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The Youth’s Companion

Youth’s Companion was first published in Boston in 1827 as a weekly instructional magazine for children. Its editors, Nathaniel Willis and Asa Rand, created the publication to encourage religious virtue and piety in children. In 1929, it merged with American Boy, and ceased to be a separate publication.

The first issue of Youth’s Companion outlined its purpose:

noteThe capacities of children, and the peculiar situation and duties of youth, require select and appropriate reading. And while adults have various periodical publications, which they consider highly valuable, the younger part of the community seem to require that the same means be prepared for their gratification. If to these we add one reason more, the propriety of the step we have taken will be apparent. This is a day of peculiar care of Youth. Christians feel that their children must be trained up for Christ. Patriots and philanthropists are making rapid improvements in every branch of education. Literature, science, liberty and religion are extending in the earth. The human mind is becoming emancipated from the bondage of ignorance and superstition. Our children are born to higher destinies than their fathers. Let their minds be formed, their hearts prepared, and their characters molded for the scenes and the duties of a brighter day. The contents of the proposed work will be miscellaneous, though articles of a religious character will be most numerous. It will not take the form of discussion, or argument, and controversy will be entirely excluded. It will aim to inculcate truth by brief narratives, familiar illustrations, short biographies, and amusing anecdotes.

Although Laura Ingalls Wilder refers to the publication as Youth’s Companion in the Little House books, the name had been change to The Youth’s Companion in 1841. It was often simply referred to as “The Companion.”

At the time the Ingalls girls were reading it in the 1880s, it was still a religious instructional paper, but was fast becoming more entertaining, with special sections for household articles, health and hygiene, popular science articles, games and puzzles, and a charming children’s page. During the Little House years, the editor was Daniel S. Ford; The Youth’s Companion was then published by Perry Mason & Co., in Boston. One of Ford’s methods of increasing circulation was to offer premiums for subscriptions. Children canvassed friends and neighbors and could earn everything from pencil cases to pianos by selling subscriptions. As circulation increased, The Youth’s Companion attracted notable contributors, including Louisa May Alcott, Emily Dickinson, Mark Twain, Helen Keller, and Theodore Roosevelt.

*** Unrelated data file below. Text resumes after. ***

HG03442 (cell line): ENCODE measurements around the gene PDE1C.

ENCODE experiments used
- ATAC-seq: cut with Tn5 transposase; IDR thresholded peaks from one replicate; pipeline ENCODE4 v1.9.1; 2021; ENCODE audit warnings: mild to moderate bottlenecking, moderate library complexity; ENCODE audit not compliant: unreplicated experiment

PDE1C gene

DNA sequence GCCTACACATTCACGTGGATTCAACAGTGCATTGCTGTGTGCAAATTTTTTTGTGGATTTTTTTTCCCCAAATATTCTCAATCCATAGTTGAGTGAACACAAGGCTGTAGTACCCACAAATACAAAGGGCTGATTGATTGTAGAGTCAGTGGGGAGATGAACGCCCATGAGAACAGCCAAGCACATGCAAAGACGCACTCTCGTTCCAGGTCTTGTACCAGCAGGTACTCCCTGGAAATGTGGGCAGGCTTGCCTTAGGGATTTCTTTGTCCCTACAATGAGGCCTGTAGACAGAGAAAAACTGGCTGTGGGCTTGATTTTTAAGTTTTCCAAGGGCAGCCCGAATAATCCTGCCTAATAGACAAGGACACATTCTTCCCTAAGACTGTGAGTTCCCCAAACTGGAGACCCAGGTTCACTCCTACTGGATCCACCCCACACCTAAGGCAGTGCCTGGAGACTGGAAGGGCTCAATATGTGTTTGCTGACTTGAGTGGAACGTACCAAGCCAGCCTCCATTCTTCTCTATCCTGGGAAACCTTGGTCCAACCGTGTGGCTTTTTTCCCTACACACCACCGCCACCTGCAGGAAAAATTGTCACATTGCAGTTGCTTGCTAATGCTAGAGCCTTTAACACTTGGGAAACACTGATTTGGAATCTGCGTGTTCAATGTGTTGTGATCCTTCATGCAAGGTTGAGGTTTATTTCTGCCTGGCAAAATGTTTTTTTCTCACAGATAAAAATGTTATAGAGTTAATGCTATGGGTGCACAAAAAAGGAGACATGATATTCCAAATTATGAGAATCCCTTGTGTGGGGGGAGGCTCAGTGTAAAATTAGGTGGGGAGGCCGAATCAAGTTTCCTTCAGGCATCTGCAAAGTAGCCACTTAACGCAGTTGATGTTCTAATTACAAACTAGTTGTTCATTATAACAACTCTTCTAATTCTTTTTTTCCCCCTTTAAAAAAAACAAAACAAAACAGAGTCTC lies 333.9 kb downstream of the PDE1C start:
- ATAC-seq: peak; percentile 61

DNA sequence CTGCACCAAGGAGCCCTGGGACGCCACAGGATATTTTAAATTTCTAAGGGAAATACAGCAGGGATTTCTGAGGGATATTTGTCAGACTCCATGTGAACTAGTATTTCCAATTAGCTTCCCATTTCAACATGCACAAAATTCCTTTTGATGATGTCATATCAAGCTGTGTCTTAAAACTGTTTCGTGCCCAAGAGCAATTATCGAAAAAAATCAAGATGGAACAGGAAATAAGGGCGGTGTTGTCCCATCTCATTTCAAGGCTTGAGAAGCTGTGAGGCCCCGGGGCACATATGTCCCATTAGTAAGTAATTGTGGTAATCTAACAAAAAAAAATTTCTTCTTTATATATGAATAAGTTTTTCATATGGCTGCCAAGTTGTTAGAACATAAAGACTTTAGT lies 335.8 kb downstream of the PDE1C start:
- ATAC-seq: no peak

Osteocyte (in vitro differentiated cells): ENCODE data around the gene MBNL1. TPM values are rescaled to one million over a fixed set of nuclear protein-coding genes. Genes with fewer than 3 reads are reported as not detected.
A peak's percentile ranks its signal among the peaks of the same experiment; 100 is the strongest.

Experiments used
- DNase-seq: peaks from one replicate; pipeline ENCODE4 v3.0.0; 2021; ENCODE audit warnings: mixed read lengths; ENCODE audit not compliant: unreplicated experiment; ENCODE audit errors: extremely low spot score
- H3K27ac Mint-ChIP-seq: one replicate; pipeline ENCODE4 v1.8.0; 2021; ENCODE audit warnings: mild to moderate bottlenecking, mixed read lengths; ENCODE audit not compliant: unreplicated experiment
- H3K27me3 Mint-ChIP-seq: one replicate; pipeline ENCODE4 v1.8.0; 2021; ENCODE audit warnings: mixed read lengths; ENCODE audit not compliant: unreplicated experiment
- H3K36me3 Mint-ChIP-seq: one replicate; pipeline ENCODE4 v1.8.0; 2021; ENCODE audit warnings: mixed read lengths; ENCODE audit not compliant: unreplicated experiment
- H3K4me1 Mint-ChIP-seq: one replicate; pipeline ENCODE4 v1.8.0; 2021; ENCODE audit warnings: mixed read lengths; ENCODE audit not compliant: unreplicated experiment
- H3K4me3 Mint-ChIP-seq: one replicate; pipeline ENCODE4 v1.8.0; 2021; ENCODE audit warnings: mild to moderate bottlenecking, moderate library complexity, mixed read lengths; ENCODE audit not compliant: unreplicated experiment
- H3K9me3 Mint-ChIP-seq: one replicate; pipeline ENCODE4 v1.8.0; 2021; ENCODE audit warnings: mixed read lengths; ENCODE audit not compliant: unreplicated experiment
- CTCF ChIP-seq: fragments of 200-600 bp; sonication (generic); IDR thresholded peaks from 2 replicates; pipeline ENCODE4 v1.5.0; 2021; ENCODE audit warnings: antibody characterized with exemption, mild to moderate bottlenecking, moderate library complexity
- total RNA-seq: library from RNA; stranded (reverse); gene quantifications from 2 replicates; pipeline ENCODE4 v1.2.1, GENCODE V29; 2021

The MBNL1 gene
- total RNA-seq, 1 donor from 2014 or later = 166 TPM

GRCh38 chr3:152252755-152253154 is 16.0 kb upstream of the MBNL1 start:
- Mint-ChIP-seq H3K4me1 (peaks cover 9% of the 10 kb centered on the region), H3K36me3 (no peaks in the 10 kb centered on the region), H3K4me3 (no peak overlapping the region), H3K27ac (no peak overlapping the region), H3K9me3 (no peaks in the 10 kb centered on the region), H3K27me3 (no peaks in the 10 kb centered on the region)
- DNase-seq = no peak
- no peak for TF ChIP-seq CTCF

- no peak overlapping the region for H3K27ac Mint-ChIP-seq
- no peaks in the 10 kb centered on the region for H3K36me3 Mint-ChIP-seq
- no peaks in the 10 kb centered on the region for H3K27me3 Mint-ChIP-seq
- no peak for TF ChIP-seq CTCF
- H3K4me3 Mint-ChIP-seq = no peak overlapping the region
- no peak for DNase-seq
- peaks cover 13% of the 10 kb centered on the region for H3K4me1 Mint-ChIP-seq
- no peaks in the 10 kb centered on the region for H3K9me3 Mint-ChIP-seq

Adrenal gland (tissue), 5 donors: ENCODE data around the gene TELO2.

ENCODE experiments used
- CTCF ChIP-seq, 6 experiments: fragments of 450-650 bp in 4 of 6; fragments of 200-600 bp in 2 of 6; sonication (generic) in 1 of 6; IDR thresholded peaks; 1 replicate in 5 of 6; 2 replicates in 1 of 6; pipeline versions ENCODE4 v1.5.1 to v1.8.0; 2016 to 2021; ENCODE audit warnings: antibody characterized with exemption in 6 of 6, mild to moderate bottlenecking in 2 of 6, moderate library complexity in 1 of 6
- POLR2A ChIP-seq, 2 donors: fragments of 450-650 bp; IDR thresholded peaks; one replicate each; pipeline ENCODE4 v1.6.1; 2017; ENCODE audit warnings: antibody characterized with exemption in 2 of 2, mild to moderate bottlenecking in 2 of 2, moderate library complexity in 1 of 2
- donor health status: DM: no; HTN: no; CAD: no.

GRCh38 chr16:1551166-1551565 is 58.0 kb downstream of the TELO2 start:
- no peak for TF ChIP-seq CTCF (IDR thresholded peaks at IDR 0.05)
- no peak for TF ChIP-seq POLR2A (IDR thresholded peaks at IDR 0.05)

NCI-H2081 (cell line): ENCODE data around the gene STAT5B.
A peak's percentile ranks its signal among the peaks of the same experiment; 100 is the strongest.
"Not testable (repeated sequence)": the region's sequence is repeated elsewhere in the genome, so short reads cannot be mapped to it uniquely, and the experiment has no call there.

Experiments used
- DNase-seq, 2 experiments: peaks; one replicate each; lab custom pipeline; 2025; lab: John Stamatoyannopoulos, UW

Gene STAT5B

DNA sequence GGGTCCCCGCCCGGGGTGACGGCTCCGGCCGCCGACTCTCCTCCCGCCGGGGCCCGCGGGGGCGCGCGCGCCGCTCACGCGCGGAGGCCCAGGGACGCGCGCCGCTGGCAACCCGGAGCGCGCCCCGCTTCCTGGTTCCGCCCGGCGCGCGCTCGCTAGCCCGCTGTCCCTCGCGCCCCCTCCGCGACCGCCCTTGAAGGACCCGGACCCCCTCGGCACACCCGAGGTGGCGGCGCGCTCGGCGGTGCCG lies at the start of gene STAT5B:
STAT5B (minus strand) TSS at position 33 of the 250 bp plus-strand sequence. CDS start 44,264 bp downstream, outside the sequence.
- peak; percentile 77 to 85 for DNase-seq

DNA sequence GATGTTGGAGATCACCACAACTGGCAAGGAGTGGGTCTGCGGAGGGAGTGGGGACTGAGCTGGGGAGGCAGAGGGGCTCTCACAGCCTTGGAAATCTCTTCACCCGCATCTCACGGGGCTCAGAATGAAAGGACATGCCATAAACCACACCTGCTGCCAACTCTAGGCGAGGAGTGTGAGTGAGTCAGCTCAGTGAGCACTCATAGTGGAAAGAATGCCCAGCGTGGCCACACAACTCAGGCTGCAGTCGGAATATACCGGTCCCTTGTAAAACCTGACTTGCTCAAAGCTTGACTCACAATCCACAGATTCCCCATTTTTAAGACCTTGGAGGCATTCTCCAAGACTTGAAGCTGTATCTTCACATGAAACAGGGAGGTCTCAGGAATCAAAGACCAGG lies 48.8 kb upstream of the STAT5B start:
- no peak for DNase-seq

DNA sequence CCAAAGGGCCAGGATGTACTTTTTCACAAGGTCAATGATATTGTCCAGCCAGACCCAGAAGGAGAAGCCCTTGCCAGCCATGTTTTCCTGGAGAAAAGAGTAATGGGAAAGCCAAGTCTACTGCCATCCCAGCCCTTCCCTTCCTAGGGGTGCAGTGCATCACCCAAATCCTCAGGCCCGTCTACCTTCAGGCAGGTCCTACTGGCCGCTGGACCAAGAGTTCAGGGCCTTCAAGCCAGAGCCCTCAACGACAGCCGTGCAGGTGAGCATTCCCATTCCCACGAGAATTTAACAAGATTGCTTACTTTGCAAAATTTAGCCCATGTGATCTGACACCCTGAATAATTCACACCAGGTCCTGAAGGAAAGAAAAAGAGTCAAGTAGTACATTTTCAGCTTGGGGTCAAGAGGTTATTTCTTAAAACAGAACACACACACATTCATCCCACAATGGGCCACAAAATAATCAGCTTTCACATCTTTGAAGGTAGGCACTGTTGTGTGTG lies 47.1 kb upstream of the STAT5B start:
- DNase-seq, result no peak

In The Long Winter, Wilder implies that the Ingallses do not subscribe to The Youth’s Companion – that they receive bundles of copies forwarded by children in Reverend Alden’s church in Minnesota. As the above advertisement from 1879 shows, an annual subscription was $1.75, and it remained at that rate for well over a decade.

In 1929, The Youth’s Companion merged with American Boy, and ceased to be a separate publication. Originally a Boy Scout magazine, American Boy ceased publication in 1941.

An issue of The Youth’s Companion.
To read an entire issue of The Youth’s Companion (photographs of my personal copy), click on the linked pages below. The Youth’s Companion was printed as a single sheet, front and back, and folded to make eight pages. The mailing address was printed on the side of the first page. By cutting the fold at the top of the cover page, the pages could be turned like a typical magazine, and were numbered in sequence. Pages began with “1” at the beginning of a calendar year, and were numbered consecutively throughout the year. The featured issue is dated August 5, 1875, which was the month Freddy Ingalls was born; the first page of the issue is 245. This issue features the short story titled “Old Major,” written by Louisa May Alcott.

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The Youth’s Companion (TLW 18; LTP 18; THGY 16)